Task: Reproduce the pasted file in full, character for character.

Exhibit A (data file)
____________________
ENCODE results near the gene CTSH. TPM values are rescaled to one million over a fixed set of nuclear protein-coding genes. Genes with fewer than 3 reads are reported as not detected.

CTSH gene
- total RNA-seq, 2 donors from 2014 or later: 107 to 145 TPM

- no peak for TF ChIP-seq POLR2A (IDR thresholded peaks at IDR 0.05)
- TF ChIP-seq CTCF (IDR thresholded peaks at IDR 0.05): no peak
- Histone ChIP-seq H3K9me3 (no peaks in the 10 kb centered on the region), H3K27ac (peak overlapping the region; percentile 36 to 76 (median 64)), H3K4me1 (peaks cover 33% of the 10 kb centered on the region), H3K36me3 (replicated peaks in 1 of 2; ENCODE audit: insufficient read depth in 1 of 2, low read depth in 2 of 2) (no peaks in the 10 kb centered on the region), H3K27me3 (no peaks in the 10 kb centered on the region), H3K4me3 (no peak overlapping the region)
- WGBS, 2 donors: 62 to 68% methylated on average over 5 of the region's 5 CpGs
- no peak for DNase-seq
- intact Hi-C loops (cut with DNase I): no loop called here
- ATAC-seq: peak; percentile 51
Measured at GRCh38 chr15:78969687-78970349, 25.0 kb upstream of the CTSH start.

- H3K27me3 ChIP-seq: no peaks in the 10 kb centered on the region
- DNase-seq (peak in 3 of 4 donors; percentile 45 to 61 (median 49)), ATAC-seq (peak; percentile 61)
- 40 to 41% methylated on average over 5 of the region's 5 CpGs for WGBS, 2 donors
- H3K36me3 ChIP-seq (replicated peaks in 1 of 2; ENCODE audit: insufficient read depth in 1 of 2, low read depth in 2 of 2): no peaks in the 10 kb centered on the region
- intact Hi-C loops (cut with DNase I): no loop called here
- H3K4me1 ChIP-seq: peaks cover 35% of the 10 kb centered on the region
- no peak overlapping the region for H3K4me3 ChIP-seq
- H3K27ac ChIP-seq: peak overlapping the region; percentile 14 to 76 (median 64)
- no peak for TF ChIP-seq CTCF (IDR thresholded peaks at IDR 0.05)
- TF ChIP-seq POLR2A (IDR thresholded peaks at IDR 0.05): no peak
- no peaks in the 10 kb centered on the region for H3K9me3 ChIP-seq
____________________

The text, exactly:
ENCODE results near the gene CTSH. TPM values are rescaled to one million over a fixed set of nuclear protein-coding genes. Genes with fewer than 3 reads are reported as not detected.

CTSH gene
- total RNA-seq, 2 donors from 2014 or later: 107 to 145 TPM

- no peak for TF ChIP-seq POLR2A (IDR thresholded peaks at IDR 0.05)
- TF ChIP-seq CTCF (IDR thresholded peaks at IDR 0.05): no peak
- Histone ChIP-seq H3K9me3 (no peaks in the 10 kb centered on the region), H3K27ac (peak overlapping the region; percentile 36 to 76 (median 64)), H3K4me1 (peaks cover 33% of the 10 kb centered on the region), H3K36me3 (replicated peaks in 1 of 2; ENCODE audit: insufficient read depth in 1 of 2, low read depth in 2 of 2) (no peaks in the 10 kb centered on the region), H3K27me3 (no peaks in the 10 kb centered on the region), H3K4me3 (no peak overlapping the region)
- WGBS, 2 donors: 62 to 68% methylated on average over 5 of the region's 5 CpGs
- no peak for DNase-seq
- intact Hi-C loops (cut with DNase I): no loop called here
- ATAC-seq: peak; percentile 51
Measured at GRCh38 chr15:78969687-78970349, 25.0 kb upstream of the CTSH start.

- H3K27me3 ChIP-seq: no peaks in the 10 kb centered on the region
- DNase-seq (peak in 3 of 4 donors; percentile 45 to 61 (median 49)), ATAC-seq (peak; percentile 61)
- 40 to 41% methylated on average over 5 of the region's 5 CpGs for WGBS, 2 donors
- H3K36me3 ChIP-seq (replicated peaks in 1 of 2; ENCODE audit: insufficient read depth in 1 of 2, low read depth in 2 of 2): no peaks in the 10 kb centered on the region
- intact Hi-C loops (cut with DNase I): no loop called here
- H3K4me1 ChIP-seq: peaks cover 35% of the 10 kb centered on the region
- no peak overlapping the region for H3K4me3 ChIP-seq
- H3K27ac ChIP-seq: peak overlapping the region; percentile 14 to 76 (median 64)
- no peak for TF ChIP-seq CTCF (IDR thresholded peaks at IDR 0.05)
- TF ChIP-seq POLR2A (IDR thresholded peaks at IDR 0.05): no peak
- no peaks in the 10 kb centered on the region for H3K9me3 ChIP-seq